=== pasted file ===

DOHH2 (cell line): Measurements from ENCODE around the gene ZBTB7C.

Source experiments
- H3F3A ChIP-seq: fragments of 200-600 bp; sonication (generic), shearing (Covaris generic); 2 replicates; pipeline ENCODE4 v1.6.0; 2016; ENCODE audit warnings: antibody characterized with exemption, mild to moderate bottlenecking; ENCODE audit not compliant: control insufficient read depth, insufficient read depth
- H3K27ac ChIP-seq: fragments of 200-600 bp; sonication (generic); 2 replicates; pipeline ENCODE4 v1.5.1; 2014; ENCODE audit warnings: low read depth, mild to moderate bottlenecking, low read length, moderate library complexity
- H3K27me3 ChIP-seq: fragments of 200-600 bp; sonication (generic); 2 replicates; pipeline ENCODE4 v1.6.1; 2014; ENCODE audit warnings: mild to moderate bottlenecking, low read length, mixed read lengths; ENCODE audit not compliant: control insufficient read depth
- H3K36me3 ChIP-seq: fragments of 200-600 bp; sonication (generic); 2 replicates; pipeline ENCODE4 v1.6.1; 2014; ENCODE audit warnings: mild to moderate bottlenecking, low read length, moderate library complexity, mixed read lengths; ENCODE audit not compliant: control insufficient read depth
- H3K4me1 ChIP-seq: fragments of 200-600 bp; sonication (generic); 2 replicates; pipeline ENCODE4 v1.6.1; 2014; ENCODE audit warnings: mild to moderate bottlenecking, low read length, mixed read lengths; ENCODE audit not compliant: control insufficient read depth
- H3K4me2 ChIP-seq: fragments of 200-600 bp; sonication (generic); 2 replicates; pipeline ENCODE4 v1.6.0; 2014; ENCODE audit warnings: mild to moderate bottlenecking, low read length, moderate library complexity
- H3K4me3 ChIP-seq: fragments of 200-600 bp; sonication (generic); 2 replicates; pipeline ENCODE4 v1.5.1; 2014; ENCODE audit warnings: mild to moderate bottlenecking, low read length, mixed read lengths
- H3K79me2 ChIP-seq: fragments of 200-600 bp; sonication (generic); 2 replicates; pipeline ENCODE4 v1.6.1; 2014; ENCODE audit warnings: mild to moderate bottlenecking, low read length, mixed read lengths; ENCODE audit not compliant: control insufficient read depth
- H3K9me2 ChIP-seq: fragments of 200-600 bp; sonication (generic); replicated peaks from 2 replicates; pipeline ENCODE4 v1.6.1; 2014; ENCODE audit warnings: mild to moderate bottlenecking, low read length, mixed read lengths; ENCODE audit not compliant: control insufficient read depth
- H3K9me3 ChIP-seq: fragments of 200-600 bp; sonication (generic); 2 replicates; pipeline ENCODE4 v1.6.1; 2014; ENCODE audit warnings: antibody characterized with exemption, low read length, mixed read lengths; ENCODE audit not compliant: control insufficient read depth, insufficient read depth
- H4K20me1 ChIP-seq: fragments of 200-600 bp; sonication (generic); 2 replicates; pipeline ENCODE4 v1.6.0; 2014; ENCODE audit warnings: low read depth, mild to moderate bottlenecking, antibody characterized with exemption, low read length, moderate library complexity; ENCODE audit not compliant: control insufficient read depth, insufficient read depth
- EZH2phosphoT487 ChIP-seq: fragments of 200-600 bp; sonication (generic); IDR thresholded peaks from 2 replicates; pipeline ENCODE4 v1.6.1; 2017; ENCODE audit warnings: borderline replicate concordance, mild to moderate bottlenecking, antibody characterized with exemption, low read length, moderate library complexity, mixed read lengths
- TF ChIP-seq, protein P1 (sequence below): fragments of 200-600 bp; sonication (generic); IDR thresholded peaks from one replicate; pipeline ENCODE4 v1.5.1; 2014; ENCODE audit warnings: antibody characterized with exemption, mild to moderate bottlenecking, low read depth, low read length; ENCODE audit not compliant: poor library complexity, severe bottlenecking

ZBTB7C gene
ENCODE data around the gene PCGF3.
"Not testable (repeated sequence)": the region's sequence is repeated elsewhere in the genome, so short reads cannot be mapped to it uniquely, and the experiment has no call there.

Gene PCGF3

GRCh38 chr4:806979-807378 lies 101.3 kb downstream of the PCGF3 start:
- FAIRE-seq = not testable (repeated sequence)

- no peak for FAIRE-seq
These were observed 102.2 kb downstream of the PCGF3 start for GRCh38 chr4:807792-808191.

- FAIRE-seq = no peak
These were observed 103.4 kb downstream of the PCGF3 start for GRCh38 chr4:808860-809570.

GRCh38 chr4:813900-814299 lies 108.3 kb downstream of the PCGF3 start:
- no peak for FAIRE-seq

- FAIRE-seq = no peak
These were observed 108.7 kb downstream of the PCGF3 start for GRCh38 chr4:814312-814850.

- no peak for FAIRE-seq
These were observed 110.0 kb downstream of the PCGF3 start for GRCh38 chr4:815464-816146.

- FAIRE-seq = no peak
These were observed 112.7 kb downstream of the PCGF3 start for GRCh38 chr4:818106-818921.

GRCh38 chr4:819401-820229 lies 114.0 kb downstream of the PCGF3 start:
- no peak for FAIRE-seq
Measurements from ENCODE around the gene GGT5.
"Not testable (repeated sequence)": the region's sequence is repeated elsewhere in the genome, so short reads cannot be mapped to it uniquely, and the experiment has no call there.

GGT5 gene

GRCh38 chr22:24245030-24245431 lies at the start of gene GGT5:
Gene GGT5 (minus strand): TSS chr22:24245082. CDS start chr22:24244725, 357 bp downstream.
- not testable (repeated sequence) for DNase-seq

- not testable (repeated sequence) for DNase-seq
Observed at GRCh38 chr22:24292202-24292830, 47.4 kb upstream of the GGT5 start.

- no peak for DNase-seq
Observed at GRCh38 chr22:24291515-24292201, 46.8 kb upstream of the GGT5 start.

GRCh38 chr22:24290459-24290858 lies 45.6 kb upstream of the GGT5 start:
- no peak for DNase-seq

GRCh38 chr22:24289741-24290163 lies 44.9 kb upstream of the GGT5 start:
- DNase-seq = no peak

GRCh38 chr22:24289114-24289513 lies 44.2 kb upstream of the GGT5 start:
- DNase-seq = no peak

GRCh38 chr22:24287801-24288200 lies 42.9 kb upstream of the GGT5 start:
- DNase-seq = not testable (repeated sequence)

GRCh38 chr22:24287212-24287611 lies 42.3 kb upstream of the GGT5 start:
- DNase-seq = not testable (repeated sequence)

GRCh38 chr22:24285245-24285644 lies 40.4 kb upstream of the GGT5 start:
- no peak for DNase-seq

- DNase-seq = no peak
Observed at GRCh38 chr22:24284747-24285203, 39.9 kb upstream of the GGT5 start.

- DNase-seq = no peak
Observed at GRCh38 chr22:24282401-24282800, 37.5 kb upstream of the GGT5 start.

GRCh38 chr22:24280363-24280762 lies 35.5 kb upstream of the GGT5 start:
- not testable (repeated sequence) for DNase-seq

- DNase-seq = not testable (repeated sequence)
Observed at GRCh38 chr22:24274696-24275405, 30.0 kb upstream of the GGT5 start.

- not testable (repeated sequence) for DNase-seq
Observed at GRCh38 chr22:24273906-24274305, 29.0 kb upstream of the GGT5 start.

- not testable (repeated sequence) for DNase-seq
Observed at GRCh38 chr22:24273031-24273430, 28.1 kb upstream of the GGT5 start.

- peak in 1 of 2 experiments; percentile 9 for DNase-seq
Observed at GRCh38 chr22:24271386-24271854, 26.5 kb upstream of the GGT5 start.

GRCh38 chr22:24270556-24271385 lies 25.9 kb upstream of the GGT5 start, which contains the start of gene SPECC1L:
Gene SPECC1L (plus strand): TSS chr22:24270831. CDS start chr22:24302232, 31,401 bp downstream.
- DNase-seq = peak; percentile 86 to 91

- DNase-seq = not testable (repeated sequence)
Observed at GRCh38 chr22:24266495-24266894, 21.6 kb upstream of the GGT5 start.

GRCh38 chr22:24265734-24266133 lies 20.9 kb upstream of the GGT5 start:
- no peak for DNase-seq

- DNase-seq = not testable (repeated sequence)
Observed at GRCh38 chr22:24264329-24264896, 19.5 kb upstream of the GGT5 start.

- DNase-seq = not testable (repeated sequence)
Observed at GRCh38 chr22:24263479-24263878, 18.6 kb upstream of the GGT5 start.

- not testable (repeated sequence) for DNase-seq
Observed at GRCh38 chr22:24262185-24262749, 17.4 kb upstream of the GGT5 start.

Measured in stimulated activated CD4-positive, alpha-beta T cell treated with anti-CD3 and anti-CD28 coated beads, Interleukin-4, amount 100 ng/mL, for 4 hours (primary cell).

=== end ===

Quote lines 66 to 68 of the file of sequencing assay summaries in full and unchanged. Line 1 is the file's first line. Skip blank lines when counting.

- not testable (repeated sequence) for DNase-seq
Observed at GRCh38 chr22:24273906-24274305, 29.0 kb upstream of the GGT5 start.

- not testable (repeated sequence) for DNase-seq